Part of the American dream is to have a successful small business. This dream can turn into a nightmare when cyber attackers exploit vulnerabilities and ruin your organization’s credibility at the blink of an eye. Small businesses are just as susceptible to cyber attacks as larger businesses, if not more, because they often lack the resources to implement robust cybersecurity measures.
The following are the top 5 challenges that small businesses face in cybersecurity and the solutions to these challenges:
#1 Lack of Resources and Expertise
Problem: Small businesses are often constrained by budgetary concerns. They may not even have dedicated IT staff or the bandwidth to hire cybersecurity experts. Lack of an IT team can make it difficult to implement consistent cybersecurity measures to protect against cyber attacks.
Solution: A small business can train employees on basic cybersecurity best practices, such as:
- Strong password management
- Two-factor authentication
- Identifying red flags for phishing scams through training exercises
Small businesses can also leverage free or low-cost security tools, including anti-virus software, firewalls, and security software. These resources protect against malware and other cyber threats. If the budget allows, small businesses can outsource their cybersecurity needs to a Managed Service Provider (MSP). These can provide the necessary expertise to ensure the organization is secure.
#2 Phishing Scams
Problem: Cyber criminals love phishing scams. This common tactic is used to harvest personal information. Small businesses are the target of choice; they are seen as easier targets than companies with strong and consistent security protocols.
Solution: Implementing an email filtering system to block suspicious emails is the first step to avoiding phishing scams. Training employees to identify phishing scams and report them to IT is a great second step. Lastly, implementing two-factor authentication adds an extra layer of security to user accounts.
#3 Lack of Employee Awareness
Problem: Regular cybersecurity training can be pricey. Small businesses may not have the resources to provide consistent cybersecurity training. This can lead to employees being unaware of the risks associated with cyber attacks, such as phishing scams, that can leave the organization vulnerable.
Solution: With some sleuthing on the internet, a determined employee can design regular cybersecurity training programming for coworkers to educate them on the risks associated with cyberattacks. Many former cybercriminals are eager to give up their secrets for views and likes. Every employee should know the basic signs of suspicious activity to report to IT or a supervisor. Training can include regular email updates, webinars, and even in-person training sessions with a cybersecurity consultant.
#4 Third-Party Risk
Problem: Small businesses often rely on third-party vendors for a multitude of business services such as accounting, legal, and IT support. These vendors may have access to the business’s sensitive information, making them a potential target for cyber attacks.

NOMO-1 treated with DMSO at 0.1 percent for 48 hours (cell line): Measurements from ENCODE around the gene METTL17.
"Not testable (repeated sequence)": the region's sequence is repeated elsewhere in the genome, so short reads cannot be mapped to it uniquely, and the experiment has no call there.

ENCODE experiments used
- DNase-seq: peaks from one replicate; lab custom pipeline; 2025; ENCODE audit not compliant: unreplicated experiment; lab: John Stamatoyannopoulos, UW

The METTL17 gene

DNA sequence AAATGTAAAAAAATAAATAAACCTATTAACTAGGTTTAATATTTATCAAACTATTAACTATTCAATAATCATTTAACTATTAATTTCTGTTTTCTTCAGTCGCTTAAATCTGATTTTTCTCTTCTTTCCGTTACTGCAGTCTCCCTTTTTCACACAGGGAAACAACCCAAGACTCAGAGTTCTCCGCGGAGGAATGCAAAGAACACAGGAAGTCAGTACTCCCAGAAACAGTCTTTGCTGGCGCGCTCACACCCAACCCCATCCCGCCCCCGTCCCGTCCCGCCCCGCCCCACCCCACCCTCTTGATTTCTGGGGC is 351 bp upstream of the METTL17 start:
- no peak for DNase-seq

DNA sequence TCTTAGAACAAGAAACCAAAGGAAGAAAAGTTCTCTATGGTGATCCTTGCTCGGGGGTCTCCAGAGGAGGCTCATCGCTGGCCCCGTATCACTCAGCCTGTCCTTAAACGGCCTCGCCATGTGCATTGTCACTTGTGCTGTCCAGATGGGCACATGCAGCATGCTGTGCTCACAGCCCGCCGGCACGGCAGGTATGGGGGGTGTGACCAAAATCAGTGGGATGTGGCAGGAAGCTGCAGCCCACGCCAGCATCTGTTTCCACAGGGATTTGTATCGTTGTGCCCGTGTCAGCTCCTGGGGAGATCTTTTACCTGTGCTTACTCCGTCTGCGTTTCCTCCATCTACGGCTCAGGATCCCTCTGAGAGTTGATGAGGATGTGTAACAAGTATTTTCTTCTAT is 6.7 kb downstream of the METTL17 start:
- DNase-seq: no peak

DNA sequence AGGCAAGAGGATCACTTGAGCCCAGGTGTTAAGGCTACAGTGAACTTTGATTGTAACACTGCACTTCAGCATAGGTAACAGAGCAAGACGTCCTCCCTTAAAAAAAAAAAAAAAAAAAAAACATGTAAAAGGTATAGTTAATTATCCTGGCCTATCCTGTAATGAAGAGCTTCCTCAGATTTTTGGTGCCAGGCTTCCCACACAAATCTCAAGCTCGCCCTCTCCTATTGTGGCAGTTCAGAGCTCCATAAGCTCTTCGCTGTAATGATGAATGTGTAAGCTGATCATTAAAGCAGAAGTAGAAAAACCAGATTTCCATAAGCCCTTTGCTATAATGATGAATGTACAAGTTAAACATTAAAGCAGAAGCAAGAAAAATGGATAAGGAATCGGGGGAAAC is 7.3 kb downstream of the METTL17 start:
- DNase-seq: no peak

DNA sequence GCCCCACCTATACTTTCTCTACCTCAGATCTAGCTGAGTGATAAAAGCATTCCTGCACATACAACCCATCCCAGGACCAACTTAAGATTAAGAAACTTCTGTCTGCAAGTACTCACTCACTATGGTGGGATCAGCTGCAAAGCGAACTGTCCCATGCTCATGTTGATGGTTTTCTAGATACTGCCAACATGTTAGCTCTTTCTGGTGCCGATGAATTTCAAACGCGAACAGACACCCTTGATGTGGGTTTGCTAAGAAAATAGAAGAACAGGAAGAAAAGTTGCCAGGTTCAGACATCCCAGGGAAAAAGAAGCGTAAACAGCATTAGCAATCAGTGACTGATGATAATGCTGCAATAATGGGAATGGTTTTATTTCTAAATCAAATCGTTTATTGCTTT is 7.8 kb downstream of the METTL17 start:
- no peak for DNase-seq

Solution: Small businesses can protect themselves from third-party risks by conducting due diligence on any third-party vendors before working with them. This includes reviewing their security policies and ensuring they have adequate security measures in place. Additionally, small businesses can include cybersecurity requirements in their vendor contracts, such as mandatory security audits and regular security updates, for peace of mind.
#5 Lack of Data Backups
Problem: Small businesses may not have a comprehensive data backup strategy in place, leaving them vulnerable to data loss in the event of a cyber attack or other data loss event.
Solution: Data loss can devastate a small business and can lead to a lack of trust and a bad reputation. Small businesses can protect against data loss by implementing a data backup and recovery plan. This should include regular backups of all critical business data to an offsite location, such as a cloud-based backup service. Small businesses should test their backup and recovery plan regularly to ensure it’s functioning as intended and can be used in a data loss event.
Small businesses face unique challenges when it comes to cybersecurity. By implementing basic cybersecurity best practices, training employees on how to identify and report suspicious activity, conducting due diligence on third-party vendors, and implementing a data backup and recovery plan, small businesses can significantly reduce their risk of falling victim to a cyber attack. Additionally, partnering with a Managed Service Provider (MSP) can provide small businesses with the necessary expertise and support to ensure their cybersecurity measures are up-to-date and effective. Cybersecurity should be a top priority for small businesses to protect their sensitive data and intellectual property from cyber threats.
ThriveDX offers a revolutionary educational model that transforms lives by educating global learners for the digital careers of tomorrow. With decades of market experience, ThriveDX combines traditional and modern learning methods, leading-edge research, and practical experience to develop in-demand skills and experiences sought by top employers, educational institutions, and businesses worldwide. By implementing ThriveDX’s security awareness training in your workforce, small businesses can equip their employees with the necessary expertise to mitigate cybersecurity risks and excel in the digital workforce.